Sometimes when I ask a client what they’re feeling, they’ll respond with a thought.
“I can’t believe what a jerk my boss is,” or “My partner seems to think the dishes get done by themselves.”
It’s easy to understand why. Most of us do not grow up learning an extensive, emotional vocabulary. Further, we are often unaware or out of touch with the sensations our bodies produce when we feel things. Our bodies hold a rich cache of information about our emotional life. This then influences the statements that our minds generate about what we feel at any given time.
We have common phrases to describe this physiological process, such as “butterflies in my stomach”, “gut reaction”, and “warm all over”. Yet, we sometimes aren’t able to sense where and how emotions show up in our bodies.
Part of the work of a somatic therapist is helping people learn to connect with the “felt sense” of what they’re experiencing, or their gut. This involves paying attention to the cues elicited by the body.
Why is this important?
Connecting to your Gut
“When we regard ourselves only through the lens of our thoughts, we have a limited view of who we are,” says Katie Zale, a social work therapist at the Viva Center.
“In addition,” she explains, “our thoughts can tell us to dismiss, avoid or stuff down what we’re feeling. This ultimately compounds our distress.”
“To heal the mind, we need to experience the emotions that go with our stories, and those are located in the body, says Hilary Jacobs Hendel. This New York-based psychotherapist is the creator of the Change Triangle, a mental health tool for helping people reconnect with core emotions.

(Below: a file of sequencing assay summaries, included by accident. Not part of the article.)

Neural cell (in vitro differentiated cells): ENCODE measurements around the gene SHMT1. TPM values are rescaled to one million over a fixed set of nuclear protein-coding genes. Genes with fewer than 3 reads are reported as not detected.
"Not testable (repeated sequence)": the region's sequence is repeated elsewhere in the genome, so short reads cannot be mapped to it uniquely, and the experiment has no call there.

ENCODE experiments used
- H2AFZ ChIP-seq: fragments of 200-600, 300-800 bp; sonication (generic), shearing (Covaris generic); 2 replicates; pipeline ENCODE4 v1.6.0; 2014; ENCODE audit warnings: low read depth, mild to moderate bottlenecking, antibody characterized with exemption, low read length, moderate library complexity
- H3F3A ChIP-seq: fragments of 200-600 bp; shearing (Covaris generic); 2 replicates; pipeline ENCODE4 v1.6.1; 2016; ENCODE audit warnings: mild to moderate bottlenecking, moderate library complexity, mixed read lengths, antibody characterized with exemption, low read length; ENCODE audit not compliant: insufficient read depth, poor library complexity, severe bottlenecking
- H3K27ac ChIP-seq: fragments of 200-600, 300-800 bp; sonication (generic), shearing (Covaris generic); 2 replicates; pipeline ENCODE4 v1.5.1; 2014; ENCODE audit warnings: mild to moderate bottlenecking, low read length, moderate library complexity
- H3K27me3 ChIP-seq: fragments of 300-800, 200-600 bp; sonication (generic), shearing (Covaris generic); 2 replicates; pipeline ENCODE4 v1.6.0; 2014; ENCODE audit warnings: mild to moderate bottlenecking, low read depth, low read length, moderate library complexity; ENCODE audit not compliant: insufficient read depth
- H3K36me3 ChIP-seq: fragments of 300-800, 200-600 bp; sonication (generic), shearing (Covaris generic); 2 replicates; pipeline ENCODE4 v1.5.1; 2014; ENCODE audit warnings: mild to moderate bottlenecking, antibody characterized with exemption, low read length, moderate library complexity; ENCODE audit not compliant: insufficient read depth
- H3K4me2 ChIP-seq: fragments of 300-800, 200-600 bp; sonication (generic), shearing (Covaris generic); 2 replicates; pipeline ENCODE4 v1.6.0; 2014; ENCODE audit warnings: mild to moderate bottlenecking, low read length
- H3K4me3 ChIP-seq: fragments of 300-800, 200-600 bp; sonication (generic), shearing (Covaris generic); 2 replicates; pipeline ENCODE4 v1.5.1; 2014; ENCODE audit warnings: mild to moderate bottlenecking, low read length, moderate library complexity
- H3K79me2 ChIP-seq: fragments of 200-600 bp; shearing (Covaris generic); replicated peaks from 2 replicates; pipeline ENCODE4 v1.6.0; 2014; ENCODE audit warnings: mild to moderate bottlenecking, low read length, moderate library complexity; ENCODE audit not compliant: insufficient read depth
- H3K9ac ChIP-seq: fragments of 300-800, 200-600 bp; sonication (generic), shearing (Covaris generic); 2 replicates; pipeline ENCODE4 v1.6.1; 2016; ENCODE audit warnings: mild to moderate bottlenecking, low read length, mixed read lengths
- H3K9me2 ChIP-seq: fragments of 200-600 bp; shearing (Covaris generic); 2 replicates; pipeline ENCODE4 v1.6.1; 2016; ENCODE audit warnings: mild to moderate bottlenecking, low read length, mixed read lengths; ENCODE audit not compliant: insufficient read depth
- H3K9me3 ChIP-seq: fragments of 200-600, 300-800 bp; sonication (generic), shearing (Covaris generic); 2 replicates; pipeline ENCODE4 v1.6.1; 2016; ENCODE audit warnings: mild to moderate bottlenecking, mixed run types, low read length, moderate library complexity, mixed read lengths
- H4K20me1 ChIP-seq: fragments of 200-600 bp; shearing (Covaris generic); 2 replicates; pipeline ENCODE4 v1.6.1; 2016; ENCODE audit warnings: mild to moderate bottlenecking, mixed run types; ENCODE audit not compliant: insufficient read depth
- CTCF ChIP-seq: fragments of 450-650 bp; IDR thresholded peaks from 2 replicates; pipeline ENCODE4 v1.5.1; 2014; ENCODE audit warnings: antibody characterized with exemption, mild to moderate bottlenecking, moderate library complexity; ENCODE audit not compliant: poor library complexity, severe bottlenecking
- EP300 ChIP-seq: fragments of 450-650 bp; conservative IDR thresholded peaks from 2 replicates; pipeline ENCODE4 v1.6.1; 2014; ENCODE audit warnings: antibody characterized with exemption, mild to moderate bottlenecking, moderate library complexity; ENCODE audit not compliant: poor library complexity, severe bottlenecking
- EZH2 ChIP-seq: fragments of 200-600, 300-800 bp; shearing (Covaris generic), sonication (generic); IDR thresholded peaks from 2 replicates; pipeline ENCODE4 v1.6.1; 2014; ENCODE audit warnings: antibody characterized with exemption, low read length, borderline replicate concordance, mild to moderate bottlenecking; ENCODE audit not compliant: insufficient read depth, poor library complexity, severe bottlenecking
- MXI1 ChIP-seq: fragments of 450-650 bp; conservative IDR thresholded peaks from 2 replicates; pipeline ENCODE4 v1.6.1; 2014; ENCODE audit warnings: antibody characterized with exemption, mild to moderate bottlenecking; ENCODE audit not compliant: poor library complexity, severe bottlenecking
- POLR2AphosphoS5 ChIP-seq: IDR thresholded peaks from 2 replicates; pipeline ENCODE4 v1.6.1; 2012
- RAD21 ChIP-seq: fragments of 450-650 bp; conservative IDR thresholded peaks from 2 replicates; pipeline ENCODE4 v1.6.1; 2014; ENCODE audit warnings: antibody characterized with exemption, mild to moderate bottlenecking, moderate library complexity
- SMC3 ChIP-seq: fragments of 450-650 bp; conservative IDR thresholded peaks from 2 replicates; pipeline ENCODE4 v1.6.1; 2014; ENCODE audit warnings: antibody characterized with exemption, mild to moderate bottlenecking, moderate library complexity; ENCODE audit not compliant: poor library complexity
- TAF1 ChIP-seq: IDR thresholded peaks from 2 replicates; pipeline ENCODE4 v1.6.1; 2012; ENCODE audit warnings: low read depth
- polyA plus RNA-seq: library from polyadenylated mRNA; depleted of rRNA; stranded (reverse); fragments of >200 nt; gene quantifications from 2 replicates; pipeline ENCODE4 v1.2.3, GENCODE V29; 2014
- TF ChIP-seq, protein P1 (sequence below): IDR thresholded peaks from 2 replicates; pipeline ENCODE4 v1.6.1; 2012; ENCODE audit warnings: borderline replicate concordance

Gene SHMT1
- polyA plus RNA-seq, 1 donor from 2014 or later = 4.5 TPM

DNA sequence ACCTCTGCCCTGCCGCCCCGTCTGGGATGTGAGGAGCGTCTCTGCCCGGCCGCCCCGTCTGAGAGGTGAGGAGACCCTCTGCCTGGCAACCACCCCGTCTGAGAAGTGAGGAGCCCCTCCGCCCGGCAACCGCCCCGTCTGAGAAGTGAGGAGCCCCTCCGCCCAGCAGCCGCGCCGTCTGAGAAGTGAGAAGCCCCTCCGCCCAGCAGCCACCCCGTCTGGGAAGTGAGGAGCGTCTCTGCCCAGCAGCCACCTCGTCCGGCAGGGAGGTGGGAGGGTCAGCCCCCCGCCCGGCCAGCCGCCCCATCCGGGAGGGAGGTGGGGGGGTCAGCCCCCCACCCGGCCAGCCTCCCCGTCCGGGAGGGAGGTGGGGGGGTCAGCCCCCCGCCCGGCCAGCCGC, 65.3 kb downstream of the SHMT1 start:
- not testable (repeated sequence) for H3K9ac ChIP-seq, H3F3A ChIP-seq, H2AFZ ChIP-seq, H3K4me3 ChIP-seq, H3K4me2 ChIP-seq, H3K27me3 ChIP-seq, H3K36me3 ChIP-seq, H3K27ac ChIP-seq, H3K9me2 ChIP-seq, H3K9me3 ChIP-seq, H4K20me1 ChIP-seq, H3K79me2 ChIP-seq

Hendel believes “we do not have to choose between our thoughts and our emotions … we can become aware of both and understand how thoughts and emotions work together to help us feel better, or worse.”
Tools for Connection
One of the ways Zale works with clients to strengthen the connection with the gut is through the use of Acceptance and Commitment Therapy (ACT). ACT encourages us to embrace our thoughts and feelings, no matter how uncomfortable. From there, we can become more psychologically flexible and able to choose how we respond to our feelings.
For example, we might feel extremely nervous before giving a big presentation at work. Our stomach feels tight, our chest feels constricted, and our thoughts tell us that because we feel this way, we’re going to do a poor job. If these sensations become stronger, we might call in sick because we’re convinced we won’t be able to perform.
Yet, if we can allow the sensations to be present, and rewrite the story we have about them, we may come to realize that we can feel them and continue to function. Over time, we might even learn to expect them, and know that they aren’t to be feared or avoided.
Zale offers this article to learn exercises for tuning into your body and beginning to learn its language.
“When we can feel strong sensations and have a neutral or even welcoming response to them, “says Zale,” so much more is possible.”
Interested in learning more about somatic therapy and how it might benefit you? Contact us at email@example.com to learn more. In addition, you can find a wealth of free resources for support via the Resilient Brain Project.
Katie Zale, LICSW is a clinician at The Viva Center. With a person-centered, client-led approach, she works with clients experiencing anxiety, depression, life transitions and eating disorders. She especially enjoys working with young adults to examine and grow beyond perfectionism and rigidity.
Regina Tosca, LICSW is a therapist at the Viva Center in Washington, DC. She works with people experiencing grief and loss, including from their work in animal welfare. Other blogs by Regina include “Art Therapy as Trauma Treatment: The Power of Nonverbal Expression” and “Cognitive Tips for Chronic Pain Management“